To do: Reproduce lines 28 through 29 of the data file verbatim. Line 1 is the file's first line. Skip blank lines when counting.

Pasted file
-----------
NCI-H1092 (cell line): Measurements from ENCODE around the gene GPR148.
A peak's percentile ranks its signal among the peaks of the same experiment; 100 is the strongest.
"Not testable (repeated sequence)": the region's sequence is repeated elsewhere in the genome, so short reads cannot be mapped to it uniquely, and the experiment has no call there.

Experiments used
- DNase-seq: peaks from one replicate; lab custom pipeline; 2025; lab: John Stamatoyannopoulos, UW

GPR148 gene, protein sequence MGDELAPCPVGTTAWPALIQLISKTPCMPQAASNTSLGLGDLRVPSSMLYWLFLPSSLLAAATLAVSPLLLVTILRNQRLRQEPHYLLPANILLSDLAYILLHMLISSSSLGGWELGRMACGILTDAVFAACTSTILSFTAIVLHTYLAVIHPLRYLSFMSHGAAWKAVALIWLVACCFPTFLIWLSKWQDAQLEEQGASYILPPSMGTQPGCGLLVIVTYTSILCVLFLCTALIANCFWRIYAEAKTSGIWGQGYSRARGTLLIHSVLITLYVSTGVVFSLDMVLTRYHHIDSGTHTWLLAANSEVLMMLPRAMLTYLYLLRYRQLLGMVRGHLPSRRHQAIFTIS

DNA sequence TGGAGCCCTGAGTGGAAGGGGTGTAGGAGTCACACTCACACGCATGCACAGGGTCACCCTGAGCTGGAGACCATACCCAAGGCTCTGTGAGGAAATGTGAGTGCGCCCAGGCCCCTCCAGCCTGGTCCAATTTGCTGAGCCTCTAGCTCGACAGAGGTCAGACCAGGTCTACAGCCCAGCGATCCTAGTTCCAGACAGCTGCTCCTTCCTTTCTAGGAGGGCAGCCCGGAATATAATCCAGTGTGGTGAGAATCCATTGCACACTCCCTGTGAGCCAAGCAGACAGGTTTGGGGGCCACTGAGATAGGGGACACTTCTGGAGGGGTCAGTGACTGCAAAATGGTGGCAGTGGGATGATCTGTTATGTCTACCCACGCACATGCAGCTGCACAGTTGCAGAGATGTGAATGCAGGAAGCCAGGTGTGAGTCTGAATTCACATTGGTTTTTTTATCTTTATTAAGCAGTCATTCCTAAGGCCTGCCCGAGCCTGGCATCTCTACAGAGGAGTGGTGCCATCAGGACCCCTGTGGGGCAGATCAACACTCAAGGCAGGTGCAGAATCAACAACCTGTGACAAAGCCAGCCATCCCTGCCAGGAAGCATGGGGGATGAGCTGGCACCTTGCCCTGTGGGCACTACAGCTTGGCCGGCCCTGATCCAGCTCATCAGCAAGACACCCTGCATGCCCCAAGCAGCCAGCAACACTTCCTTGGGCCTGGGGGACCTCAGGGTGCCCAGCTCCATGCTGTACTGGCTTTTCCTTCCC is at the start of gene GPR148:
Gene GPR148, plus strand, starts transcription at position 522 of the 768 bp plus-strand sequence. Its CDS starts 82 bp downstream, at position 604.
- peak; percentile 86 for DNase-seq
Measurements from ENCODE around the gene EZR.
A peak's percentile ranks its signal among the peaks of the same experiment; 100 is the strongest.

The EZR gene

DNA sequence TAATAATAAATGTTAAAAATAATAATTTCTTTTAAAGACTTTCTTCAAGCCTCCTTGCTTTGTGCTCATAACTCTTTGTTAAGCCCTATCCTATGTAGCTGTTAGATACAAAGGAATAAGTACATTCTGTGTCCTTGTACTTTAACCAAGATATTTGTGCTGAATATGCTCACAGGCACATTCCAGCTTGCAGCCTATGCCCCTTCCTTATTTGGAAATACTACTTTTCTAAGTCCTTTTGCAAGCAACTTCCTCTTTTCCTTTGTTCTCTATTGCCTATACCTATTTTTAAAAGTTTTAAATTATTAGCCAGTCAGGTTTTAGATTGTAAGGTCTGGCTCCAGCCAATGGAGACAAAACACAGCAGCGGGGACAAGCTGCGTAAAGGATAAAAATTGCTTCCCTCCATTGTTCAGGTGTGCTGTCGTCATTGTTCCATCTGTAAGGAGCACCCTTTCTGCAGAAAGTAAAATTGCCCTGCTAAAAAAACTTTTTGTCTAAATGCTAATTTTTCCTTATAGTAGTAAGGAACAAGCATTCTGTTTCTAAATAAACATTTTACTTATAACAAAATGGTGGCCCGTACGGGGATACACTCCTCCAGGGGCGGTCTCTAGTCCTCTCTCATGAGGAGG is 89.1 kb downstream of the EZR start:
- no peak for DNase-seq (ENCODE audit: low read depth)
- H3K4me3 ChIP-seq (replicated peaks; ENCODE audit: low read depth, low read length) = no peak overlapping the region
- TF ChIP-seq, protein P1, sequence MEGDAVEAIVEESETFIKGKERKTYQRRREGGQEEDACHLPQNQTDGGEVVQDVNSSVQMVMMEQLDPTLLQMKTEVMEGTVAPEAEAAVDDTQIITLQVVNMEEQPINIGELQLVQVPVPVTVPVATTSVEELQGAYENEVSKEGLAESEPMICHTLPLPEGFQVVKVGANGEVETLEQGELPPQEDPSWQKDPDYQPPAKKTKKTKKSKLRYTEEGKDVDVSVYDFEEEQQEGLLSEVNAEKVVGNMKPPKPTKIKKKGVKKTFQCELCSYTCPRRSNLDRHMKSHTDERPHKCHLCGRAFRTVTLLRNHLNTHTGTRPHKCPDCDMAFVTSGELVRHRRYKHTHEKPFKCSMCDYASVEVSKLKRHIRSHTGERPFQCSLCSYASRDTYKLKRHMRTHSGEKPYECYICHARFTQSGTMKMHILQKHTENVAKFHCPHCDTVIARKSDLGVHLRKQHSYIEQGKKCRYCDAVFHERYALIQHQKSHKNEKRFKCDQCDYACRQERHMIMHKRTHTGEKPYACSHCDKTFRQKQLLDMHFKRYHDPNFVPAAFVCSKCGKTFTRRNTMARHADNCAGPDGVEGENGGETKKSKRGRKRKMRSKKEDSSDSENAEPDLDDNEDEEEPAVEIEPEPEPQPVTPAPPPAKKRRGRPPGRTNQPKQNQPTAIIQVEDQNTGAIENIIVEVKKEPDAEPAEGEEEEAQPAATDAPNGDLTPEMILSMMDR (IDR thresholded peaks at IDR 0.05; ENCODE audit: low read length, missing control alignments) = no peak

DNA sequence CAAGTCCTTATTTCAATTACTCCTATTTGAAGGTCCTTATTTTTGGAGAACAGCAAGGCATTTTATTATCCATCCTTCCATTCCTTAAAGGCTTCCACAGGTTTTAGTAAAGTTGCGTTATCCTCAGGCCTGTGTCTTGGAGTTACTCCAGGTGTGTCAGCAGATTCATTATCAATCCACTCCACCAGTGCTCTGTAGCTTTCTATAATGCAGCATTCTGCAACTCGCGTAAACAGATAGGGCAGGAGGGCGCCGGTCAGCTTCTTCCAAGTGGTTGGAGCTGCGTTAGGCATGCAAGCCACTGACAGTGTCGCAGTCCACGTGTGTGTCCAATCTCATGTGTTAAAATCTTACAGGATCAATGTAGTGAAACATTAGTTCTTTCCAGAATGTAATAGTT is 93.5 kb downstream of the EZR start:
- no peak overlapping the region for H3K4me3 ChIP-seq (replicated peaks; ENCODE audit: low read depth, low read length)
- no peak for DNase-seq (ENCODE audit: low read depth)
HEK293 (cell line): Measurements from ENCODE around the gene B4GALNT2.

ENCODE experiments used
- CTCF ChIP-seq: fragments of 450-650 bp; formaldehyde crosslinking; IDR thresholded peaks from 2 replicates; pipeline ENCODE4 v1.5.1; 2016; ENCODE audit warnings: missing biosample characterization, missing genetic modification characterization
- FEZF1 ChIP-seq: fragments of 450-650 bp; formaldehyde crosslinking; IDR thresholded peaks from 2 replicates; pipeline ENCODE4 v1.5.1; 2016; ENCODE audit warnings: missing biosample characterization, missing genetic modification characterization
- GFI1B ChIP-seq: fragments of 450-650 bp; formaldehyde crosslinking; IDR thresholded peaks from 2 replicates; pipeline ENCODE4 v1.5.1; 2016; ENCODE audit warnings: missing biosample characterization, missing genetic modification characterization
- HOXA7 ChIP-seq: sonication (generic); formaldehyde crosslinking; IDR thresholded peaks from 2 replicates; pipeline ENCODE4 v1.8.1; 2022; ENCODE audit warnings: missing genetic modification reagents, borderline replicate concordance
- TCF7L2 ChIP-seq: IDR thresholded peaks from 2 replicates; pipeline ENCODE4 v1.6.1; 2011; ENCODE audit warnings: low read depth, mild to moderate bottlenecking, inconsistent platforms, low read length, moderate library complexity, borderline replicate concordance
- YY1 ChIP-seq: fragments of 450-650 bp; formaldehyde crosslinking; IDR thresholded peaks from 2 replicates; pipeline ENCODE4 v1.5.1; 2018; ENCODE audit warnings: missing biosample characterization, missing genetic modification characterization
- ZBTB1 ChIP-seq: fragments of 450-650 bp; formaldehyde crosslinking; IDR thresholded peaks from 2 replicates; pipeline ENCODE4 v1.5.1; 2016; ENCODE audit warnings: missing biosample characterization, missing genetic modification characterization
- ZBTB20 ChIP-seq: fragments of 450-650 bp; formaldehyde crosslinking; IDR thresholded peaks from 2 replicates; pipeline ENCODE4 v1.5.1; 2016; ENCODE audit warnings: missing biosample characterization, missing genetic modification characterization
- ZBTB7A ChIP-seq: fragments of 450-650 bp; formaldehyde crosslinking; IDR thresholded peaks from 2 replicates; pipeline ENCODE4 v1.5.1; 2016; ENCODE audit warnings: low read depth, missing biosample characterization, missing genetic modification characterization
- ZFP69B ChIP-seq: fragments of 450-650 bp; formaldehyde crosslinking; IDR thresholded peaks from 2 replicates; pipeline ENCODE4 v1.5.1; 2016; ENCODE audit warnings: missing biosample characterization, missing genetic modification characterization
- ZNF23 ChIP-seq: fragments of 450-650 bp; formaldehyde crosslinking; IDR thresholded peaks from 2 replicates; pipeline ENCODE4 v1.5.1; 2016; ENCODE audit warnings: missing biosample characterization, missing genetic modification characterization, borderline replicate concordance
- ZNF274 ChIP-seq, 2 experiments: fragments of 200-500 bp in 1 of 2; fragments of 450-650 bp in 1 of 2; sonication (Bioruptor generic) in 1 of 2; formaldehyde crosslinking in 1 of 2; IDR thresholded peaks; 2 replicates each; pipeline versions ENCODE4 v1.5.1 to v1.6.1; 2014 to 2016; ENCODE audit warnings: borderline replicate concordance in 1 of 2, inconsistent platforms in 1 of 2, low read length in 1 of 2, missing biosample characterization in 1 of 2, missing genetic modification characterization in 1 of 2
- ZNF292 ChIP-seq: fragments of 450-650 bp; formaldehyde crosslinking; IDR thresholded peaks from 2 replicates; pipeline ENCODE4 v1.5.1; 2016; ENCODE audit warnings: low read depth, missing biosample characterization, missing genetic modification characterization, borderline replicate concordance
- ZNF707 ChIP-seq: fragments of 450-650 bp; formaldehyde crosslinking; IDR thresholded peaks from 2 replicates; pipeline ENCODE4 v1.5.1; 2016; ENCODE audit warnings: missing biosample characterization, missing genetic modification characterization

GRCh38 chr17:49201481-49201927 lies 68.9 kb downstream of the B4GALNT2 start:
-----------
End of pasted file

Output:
- ZBTB1 ChIP-seq: fragments of 450-650 bp; formaldehyde crosslinking; IDR thresholded peaks from 2 replicates; pipeline ENCODE4 v1.5.1; 2016; ENCODE audit warnings: missing biosample characterization, missing genetic modification characterization
- ZBTB20 ChIP-seq: fragments of 450-650 bp; formaldehyde crosslinking; IDR thresholded peaks from 2 replicates; pipeline ENCODE4 v1.5.1; 2016; ENCODE audit warnings: missing biosample characterization, missing genetic modification characterization